Watsonville High School Link Crew members cheer on an incoming freshman Friday as part of a campus tradition to provide a warm welcome to new students. (Photos by Tarmo Hannula/Register-Pajaronian)
WATSONVILLE — Walking into high school for the first time as a freshman can be a scary, bewildering experience.
Perched at the precipice of a difficult four-year journey and winding through a labyrinth of new hallways, classrooms and faces, it is easy to feel lost and alone.
But for more than 500 students at Watsonville High School Friday morning, those first steps will be smoothed somewhat by the Link Crew, a team of older students who take on the role of mentor, friend and tour guide for the freshmen.
The Link Crew is part of the school’s “Bridge to High School Mentor Program,” designed to make the first day of school on Monday a bit easier.
Participation in the program is not limited to students with high grades, nor is it for those who excel in sports, drama or other academic areas. Instead, students are recommended for Link Crew by teachers who recognize their leadership skills.
The fulcrum of the program might be the first-day orientation, but it doesn’t end there.
The Link Crew mentors also make personal contacts throughout the year, making sure their academic and social lives are on track.
Before the Link Crew members were assigned their group of 12 or so freshmen, Principal Elaine Legorreta and other adult administrators addressed the teeming mass of freshmen, encouraging them to get involved in one of the school’s 25 clubs or one of the sports teams.
Legorreta’s message to the students was short but succinct: they are fortunate to have such a program.
“When I started in 1974, we didn’t have Link Crew,” she said. “These people will be with you all year.”
After Link Crew organizer Debi Michel got the kids excited with a series of icebreaker games and chants designed to ease the tension in the room, it was up to the student mentors to do the rest.
Junior Noemi Rodriguez, 16, said she remembers the looming specter of high school.
“As a freshman I was nervous to come,” she said.
But her Link Crew mentor was helpful, giving her a tour and encouraging her to participate in school clubs.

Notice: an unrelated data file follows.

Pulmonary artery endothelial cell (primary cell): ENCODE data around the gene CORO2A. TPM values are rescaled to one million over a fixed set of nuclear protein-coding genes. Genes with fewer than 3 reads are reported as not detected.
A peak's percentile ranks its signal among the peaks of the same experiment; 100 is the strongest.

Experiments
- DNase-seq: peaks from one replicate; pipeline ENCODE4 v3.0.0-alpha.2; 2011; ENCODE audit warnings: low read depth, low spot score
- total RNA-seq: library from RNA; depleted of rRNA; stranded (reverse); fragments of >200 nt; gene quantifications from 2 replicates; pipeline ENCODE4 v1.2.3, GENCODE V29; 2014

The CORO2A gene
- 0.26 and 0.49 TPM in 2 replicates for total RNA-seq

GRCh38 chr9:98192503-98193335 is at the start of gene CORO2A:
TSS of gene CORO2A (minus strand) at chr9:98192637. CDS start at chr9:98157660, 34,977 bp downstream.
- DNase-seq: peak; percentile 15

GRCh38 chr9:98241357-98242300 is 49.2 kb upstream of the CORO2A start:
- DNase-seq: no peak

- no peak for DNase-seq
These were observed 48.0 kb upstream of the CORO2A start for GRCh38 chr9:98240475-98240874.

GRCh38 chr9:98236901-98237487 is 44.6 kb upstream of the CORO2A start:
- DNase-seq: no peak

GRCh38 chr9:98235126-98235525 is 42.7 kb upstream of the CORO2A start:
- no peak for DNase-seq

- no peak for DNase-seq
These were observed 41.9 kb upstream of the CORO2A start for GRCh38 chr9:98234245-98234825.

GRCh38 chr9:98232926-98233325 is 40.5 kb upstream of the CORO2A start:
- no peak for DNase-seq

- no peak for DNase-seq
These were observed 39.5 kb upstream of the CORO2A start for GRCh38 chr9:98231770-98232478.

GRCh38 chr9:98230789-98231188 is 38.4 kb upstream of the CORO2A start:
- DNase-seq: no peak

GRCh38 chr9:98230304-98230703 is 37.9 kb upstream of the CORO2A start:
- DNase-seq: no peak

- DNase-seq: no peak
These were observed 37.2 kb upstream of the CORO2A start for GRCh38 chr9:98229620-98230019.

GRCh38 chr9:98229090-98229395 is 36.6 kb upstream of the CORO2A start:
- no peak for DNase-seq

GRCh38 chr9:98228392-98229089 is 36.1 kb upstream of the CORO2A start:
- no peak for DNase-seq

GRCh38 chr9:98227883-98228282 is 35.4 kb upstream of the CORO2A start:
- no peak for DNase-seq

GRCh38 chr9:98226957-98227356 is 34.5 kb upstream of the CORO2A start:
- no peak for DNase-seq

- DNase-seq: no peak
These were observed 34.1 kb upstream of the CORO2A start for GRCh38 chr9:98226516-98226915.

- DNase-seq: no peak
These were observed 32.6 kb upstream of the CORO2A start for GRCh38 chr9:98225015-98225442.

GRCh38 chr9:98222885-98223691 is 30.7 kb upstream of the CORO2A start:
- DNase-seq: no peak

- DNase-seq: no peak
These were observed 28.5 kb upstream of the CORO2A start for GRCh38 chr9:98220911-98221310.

“I do this to show them around,” she said.
Sarahi Mendoza, 16, was standing in front of the school’s John Goicovich gymnasium, waiting for new freshmen to arrive.
She said she wanted to participate in the Link Crew to help students who, like her, found themselves in an unfamiliar situation.
“As a new student, you don’t know your way around and you don’t know anyone,” she said. “It’s nice to have someone to help.”
Michael Angulo, 18, is a third-generation WHS student who also participated in Link Crew last year.
“It’s a really interesting and fun extracurricular thing, and I really enjoy it,” he said. “I never see so much energy and exuberance in one place. I don’t know how many other schools have Link Crews, but this school is lucky to have it.”
Crystal Cornelo-Perez, 14, said she was “excited and nervous” for school to start, but said she believed having a mentor would help her get through her year.
Brenna Roby, 14, on the other hand, said she couldn’t wait for school to begin.
“I’ve been told this is a great school,” she said.
Still, she said the Link Crew was a good resource she wished could have been available earlier in her educational career.
“In middle school, a lot of people get lost on the first day,” she said.
Alejandro Barreto-Anaya, 14, admitted he felt a bit nervous to be there.
“But I’m with my friends, so it’s not so bad,” he said.
No stranger to the WHS campus because of soccer practices held there, Barreto-Anaya was nevertheless a bit overwhelmed.
“It’s comforting to have the Link Crew, because the campus is so big,” he said.
Link Crew was created in 1992 by Santa Cruz-based The Boomerang Project as a collaboration of Harbor High School teachers Mary Beth Campbell and Carolyn Hill.
A Bay Area school having a hazing problem asked the pair to help, and their success there prompted other schools to ask for the same program, Campbell said.
“That turned into the Link Crew,” she said. “We started training other teachers to do what we we’re doing.”
Since then, the program has spread to more than 3,000 schools in the U.S., Canada and Thailand, with more than a million students participating, Campbell said.
“We’re just thrilled that this many kids will know what it’s like to start at a school and feel safe and be welcomed,” she said. “That’s our goal.”
Having a negative experience as a high school freshman can have long-lasting effects. According to The Boomerang Project, more students fail ninth grade than any other grade.
For middle schools, The Boomerang Project also runs Where Everybody Belongs, otherwise known as WEB, at 2,000 schools.
“At the very least they know that someone went through some trouble to make this day great and they can feel safe,” Campbell said.
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